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Equality in aviation

Equality in aviation

Iceland and the other Nordic counties have gone further than most other countries with regard to gender equal status and equal job opportunities for women and men. Equality is bound by law in Iceland with the aim of reaching all professions in society, and the aviation sector is no exception.

In 1984, when all Icelandic air traffic controllers were men, a young woman graduated as a tower controller at Reykjavik Airport, the first of many to come. At that time the first female pilots were being recruited at Icelandair - the main airline in Iceland – and the first female flight data specialist started working in the Area Control Centre. It does not seem so long ago, but these pioneer women played a large role in decisive steps towards equality in aviation. It was as if the floodgates had been opened and during the years to come women were increasingly recruited as air traffic controllers, flight data specialists and pilots, first gradually and later in increasing numbers on equal terms with men.

Isavia ANS, the air navigation provider in Iceland (here after ANS), has adopted a Gender Equality Program/Policy developed in accordance with the Gender Equality Act along with its parent company Isavia. The purpose of this policy is to ensure full equality between men and women in the workplace and to fully utilize the collective skills, strengths and know-how of both genders. All job advertisements encourage women and men equally to apply, and the company commits to paying the employees the same salaries for equivalent work which is reflected in the fact that Isavia has been awarded “Equal Pay Certification” for the past three consecutive years (ref; https://www.government.is/topics/human-rights-and-equality/equality/equal-pay-certification/)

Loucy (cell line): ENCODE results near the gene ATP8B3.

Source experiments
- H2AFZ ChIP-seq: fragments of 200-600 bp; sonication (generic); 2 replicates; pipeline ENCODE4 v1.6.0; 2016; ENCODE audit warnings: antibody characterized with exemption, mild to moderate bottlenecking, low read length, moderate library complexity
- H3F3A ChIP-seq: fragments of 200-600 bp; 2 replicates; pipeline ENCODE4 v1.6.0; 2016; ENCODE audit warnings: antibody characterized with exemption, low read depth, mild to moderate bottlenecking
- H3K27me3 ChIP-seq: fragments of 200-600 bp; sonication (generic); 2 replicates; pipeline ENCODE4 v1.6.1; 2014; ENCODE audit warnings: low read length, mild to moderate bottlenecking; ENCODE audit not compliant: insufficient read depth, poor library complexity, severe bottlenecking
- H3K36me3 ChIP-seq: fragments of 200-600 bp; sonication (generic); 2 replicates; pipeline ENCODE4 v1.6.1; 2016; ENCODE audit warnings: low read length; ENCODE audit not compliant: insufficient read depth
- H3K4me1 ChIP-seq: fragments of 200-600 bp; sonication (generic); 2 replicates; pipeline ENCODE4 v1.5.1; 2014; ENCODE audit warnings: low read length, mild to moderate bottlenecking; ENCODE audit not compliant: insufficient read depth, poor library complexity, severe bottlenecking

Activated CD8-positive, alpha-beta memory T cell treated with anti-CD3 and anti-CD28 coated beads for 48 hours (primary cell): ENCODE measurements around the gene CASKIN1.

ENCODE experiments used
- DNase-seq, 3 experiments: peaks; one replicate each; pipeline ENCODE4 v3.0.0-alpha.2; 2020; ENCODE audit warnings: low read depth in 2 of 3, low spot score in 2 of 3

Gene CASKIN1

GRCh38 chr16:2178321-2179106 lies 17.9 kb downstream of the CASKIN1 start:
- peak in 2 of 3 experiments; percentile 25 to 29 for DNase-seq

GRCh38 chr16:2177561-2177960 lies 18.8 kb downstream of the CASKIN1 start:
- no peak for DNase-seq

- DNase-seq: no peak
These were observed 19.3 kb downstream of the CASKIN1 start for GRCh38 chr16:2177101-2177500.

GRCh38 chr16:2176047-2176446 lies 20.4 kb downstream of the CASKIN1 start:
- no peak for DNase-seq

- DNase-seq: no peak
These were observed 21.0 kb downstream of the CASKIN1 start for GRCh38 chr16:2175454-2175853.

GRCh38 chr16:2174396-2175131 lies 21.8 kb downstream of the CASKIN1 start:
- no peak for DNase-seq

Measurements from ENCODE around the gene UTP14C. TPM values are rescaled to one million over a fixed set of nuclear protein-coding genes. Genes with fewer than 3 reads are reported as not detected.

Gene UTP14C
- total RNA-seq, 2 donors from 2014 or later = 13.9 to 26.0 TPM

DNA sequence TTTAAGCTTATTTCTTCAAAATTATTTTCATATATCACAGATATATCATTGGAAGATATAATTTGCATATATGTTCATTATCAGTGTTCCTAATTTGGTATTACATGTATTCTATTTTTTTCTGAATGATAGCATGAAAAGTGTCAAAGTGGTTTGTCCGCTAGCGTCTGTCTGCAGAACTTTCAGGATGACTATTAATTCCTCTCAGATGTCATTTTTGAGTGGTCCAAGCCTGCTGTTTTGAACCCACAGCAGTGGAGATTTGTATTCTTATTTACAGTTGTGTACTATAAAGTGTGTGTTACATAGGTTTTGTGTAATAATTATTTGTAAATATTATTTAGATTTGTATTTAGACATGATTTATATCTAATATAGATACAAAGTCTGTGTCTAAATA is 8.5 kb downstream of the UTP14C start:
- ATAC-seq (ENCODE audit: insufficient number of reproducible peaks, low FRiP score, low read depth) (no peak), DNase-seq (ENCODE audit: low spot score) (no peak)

Every year the ratio between men and women at ANS is scrutinized with the aim of raising manager awareness of the gender balance in the company. Gender balance within the air traffic controller and flight data specialist professions is monitored closely due to the aforementioned historical reasons. Numbers from the 2008 - 2021 period show that a certain peak has been reached in the ratio of men and women amongst air traffic controllers, with women accounting for approximately 30%. The ratio is different with flight data specialists where women have reached a majority, or 60%.

Upon review of the figures from past years it is clear that there is more work to be done despite existing legislation and goals. The challenge for the coming years is to further enhance and advertise air traffic controller job opportunities for women and to continue to monitor other jobs like flight data specialists to ensure that they do not become a single gender job.

As the ratio between men and women has risen towards a balance amongst air traffic controllers and flight data specialists in Iceland, the same also applies to aviation corporate management. At ANS, women hold several managerial positions such as managers of procedures, safety, incident investigation, operations, finance and human resources.

These facts indicate that gender equality in aviation in Iceland is reaching a balance that makes the industry less aware of whether the employers, managers and corporate directors are men or women. And the numbers are also consistent with the findings of the World Economic Forum, Global Gender Gap Report 2021, where it is stated that Iceland is the most gender-equal country in the world and has ranked number one for 12 years.s

Despite these promising trends and how proud the aviation industry in Iceland is regarding its achievements in gender equality, a constant monitoring and scrutiny is still needed. Corporate managers are aware of the importance of gender equality and are focused on not losing what has already been gained. Balance between the genders is considered a cornerstone of strong and prosperous operation and is a part of strategic management where equality is considered one of the key indicators for a positive economic and environmental results and future growth.

Author:

Þórdís Sigurðardóttir
Air traffic controller and Director of Operations at Isavia ANS